ASN Aircraft accident Boeing 737-8AL 5Y-KYA Douala Airport (DLA)
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Status:Accident investigation report completed and information captured
Date:Saturday 5 May 2007
Type:Silhouette image of generic B738 model; specific model in this crash may look slightly different
Boeing 737-8AL
Operator:Kenya Airways
Registration: 5Y-KYA
MSN: 35069/2079
First flight: 2006-10-09 (7 months)
Total airframe hrs:2100
Engines: 2 CFMI CFM56-7B26
Crew:Fatalities: 6 / Occupants: 6
Passengers:Fatalities: 108 / Occupants: 108
Total:Fatalities: 114 / Occupants: 114
Aircraft damage: Destroyed
Aircraft fate: Written off (damaged beyond repair)
Location:5,5 km (3.4 mls) SE of Douala Airport (DLA) (   Cameroon)
Phase: En route (ENR)
Nature:International Scheduled Passenger
Departure airport:Douala Airport (DLA/FKKD), Cameroon
Destination airport:Nairobi-Jomo Kenyatta International Airport (NBO/HKJK), Kenya
Flightnumber: 507
A Boeing 737-800 passenger plane, registered 5Y-KYA, was destroyed when it impacted terrain shortly after takeoff from Douala Airport (DLA), Cameroon. All 108 passengers and six crew members were killed in the accident.
The airplane was operated by Kenya Airways as flight KQ507 from Abidjan Airport (ABJ), Ivory Coast to Nairobi (NBO), Kenya via Douala (DLA), Cameroon. The flight from Abidjan to Douala was reportedly conducted without incident.
The flight arrived about 22:00 hours local time, May 4. The scheduled departure time of 23:00 was delayed due to weather which consisted of thunderstorms with heavy rain showers. When the weather improved, flight 507 taxied to runway 12. The aircraft took off and climbed into the dark night. There were no external visual references, yet no instrument scanning was done by the crew. At 1000 feet climbing, the pilot flying released the flight controls for 55 seconds without having engaged the autopilot. The bank angle of the airplane increased continuously by itself very slowly up to 34 degrees right and the captain appeared unaware of the airplane’s changing attitude.
Just before the "Bank Angle" warning sounds, the captain grabbed the controls, appeared confused about the attitude of the airplane, and made corrections in an erratic manner increasing the bank angle to 50 degrees right.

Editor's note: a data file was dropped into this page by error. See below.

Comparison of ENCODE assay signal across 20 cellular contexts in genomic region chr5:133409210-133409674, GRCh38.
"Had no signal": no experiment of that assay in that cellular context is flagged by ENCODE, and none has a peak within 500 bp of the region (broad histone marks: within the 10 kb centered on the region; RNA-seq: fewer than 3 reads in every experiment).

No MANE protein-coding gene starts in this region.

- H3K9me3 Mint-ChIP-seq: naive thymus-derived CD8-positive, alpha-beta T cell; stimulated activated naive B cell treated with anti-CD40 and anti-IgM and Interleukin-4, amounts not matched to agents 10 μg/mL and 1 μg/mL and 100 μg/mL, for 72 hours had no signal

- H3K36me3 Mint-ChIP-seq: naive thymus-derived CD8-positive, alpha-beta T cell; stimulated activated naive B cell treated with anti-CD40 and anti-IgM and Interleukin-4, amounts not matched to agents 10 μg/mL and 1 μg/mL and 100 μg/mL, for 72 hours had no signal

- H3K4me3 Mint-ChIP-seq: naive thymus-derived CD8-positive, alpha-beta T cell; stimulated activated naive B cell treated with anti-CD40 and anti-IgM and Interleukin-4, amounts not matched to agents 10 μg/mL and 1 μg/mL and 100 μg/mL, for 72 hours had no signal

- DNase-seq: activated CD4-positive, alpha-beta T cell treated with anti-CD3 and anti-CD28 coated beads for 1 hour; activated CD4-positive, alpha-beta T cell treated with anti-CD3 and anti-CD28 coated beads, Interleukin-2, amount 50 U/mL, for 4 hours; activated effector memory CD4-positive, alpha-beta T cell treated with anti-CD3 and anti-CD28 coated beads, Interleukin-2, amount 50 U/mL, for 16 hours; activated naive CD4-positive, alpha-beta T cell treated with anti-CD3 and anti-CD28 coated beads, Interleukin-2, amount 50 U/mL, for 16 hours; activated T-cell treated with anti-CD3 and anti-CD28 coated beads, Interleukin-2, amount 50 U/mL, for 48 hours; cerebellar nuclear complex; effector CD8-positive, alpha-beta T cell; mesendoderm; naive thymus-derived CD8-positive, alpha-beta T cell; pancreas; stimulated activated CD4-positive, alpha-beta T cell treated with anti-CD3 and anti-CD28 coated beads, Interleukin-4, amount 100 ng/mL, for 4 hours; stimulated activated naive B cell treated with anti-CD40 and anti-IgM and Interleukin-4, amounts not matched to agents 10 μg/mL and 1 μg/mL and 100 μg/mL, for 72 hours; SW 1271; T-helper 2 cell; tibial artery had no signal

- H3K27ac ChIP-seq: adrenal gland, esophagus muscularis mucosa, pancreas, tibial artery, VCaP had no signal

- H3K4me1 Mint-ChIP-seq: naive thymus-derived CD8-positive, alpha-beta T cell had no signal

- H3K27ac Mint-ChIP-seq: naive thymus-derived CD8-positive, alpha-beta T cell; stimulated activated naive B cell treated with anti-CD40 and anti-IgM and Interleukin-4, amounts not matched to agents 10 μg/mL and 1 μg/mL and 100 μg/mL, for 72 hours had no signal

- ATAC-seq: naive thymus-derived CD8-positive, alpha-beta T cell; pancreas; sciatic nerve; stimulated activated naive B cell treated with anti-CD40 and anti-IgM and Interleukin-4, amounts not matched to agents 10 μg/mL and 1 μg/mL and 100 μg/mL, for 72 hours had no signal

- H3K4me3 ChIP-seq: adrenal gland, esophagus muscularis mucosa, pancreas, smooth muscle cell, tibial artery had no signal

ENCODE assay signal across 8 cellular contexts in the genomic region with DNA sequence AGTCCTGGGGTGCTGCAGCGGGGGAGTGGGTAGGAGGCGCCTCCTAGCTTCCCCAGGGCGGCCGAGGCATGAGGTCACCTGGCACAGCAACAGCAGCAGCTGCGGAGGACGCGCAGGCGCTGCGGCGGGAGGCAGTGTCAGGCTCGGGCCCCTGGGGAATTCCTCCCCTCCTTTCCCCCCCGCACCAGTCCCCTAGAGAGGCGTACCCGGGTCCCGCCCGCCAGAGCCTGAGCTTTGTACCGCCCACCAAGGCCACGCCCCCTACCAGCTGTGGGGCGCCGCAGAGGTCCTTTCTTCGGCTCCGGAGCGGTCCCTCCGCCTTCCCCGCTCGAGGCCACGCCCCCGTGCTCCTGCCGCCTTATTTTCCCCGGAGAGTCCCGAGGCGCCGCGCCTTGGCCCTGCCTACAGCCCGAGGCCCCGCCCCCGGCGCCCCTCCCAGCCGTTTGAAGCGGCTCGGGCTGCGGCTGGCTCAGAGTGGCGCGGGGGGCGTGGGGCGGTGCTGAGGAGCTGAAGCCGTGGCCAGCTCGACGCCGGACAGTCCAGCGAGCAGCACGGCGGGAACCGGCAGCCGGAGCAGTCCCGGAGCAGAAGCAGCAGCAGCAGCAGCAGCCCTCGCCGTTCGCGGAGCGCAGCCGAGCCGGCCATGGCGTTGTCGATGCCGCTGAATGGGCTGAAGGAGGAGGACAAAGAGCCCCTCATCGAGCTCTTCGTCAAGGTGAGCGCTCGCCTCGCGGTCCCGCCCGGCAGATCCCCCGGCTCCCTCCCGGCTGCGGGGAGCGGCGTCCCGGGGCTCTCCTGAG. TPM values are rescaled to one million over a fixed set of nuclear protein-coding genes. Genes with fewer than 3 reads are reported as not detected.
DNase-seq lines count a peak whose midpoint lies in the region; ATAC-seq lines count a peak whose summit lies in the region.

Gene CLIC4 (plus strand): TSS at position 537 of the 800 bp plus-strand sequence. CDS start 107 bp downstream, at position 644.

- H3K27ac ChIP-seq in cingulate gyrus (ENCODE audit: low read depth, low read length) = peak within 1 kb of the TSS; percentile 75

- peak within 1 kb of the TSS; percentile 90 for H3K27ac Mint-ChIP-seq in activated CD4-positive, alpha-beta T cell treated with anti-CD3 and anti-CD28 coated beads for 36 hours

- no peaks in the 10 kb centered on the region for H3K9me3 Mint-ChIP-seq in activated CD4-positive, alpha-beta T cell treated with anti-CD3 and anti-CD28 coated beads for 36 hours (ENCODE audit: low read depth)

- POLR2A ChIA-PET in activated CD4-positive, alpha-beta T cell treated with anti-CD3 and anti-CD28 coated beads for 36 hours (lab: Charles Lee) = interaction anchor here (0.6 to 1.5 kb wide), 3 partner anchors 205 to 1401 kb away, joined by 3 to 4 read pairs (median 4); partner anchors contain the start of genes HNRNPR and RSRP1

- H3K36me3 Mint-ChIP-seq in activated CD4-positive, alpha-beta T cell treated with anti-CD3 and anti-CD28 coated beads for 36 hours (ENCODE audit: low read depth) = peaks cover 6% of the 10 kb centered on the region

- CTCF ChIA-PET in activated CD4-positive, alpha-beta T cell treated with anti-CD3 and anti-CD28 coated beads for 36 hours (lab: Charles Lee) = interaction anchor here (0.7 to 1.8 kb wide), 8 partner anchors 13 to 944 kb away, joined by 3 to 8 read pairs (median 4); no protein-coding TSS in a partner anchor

At about 50 degrees bank angle, the autopilot was engaged and the inclination tended to stabilize; then movements of the flight controls by the pilot resumed and the bank angle increased towards 70 degrees right. A prolonged right rudder input brought the bank angle to beyond 90 degrees. The airplane descended in a spiral dive and crashed into a mangrove swamp.

Probable Cause:

PROBABLE CAUSE: "The airplane crashed after loss of control by the crew as a result of spatial disorientation (non recognized or subtle type transitioning to recognized spatial disorientation), after a long slow roll, during which no instrument scanning was done, and in the absence of external visual references in a dark night.
Inadequate operational control, lack of crew coordination, coupled with the non-adherence to procedures of flight monitoring, confusion in the utilization of the AP, have also contributed to cause this situation."

Accident investigation:

Investigating agency: CCAA
Status: Investigation completed
Duration: 3 years
Accident number: Final report
Download report: Final report

Loss of situational awareness
Loss of control

» Kenya Airways press release
» Kenya Airways plane crashes in Cameroon: radio (AP, 5-5-2007)
» Reconstructing the last moments of Kenya Airways Flight 507 (AP, 12-5-2007)
» Cameroon Civil Aviation Authority press release

Follow-up / safety actions

CCAA issued 3 Safety Recommendations

Show all...


photo of Boeing-737-8AL-5Y-KYA
accident date: 05-05-2007
type: Boeing 737-8AL
registration: 5Y-KYA

This map shows the airport of departure and the intended destination of the flight. The line between the airports does not display the exact flight path.
Distance from Douala Airport to Nairobi-Jomo Kenyatta International Airport as the crow flies is 3066 km (1916 miles).
Accident location: Exact; as reported in the official accident report.

This information is not presented as the Flight Safety Foundation or the Aviation Safety Network’s opinion as to the cause of the accident. It is preliminary and is based on the facts as they are known at this time.
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